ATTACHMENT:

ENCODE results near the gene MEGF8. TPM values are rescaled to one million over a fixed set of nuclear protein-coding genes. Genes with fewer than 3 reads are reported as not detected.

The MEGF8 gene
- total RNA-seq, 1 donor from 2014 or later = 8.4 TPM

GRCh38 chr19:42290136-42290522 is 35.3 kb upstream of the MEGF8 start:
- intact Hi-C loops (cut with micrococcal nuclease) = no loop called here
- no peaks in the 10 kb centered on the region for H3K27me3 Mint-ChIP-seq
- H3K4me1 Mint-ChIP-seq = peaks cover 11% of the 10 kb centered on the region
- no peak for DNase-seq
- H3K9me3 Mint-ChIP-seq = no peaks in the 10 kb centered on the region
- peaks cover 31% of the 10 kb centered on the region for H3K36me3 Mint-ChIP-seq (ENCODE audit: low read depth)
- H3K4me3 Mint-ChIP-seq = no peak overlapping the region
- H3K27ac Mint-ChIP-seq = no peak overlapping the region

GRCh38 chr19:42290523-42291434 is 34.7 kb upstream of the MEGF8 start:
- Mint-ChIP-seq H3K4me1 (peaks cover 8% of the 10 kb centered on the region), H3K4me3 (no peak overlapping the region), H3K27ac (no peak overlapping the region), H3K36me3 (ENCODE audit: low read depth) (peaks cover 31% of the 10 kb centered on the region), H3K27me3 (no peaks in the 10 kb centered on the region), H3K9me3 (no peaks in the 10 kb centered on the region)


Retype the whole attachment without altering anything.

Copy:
ENCODE results near the gene MEGF8. TPM values are rescaled to one million over a fixed set of nuclear protein-coding genes. Genes with fewer than 3 reads are reported as not detected.

The MEGF8 gene
- total RNA-seq, 1 donor from 2014 or later = 8.4 TPM

GRCh38 chr19:42290136-42290522 is 35.3 kb upstream of the MEGF8 start:
- intact Hi-C loops (cut with micrococcal nuclease) = no loop called here
- no peaks in the 10 kb centered on the region for H3K27me3 Mint-ChIP-seq
- H3K4me1 Mint-ChIP-seq = peaks cover 11% of the 10 kb centered on the region
- no peak for DNase-seq
- H3K9me3 Mint-ChIP-seq = no peaks in the 10 kb centered on the region
- peaks cover 31% of the 10 kb centered on the region for H3K36me3 Mint-ChIP-seq (ENCODE audit: low read depth)
- H3K4me3 Mint-ChIP-seq = no peak overlapping the region
- H3K27ac Mint-ChIP-seq = no peak overlapping the region

GRCh38 chr19:42290523-42291434 is 34.7 kb upstream of the MEGF8 start:
- Mint-ChIP-seq H3K4me1 (peaks cover 8% of the 10 kb centered on the region), H3K4me3 (no peak overlapping the region), H3K27ac (no peak overlapping the region), H3K36me3 (ENCODE audit: low read depth) (peaks cover 31% of the 10 kb centered on the region), H3K27me3 (no peaks in the 10 kb centered on the region), H3K9me3 (no peaks in the 10 kb centered on the region)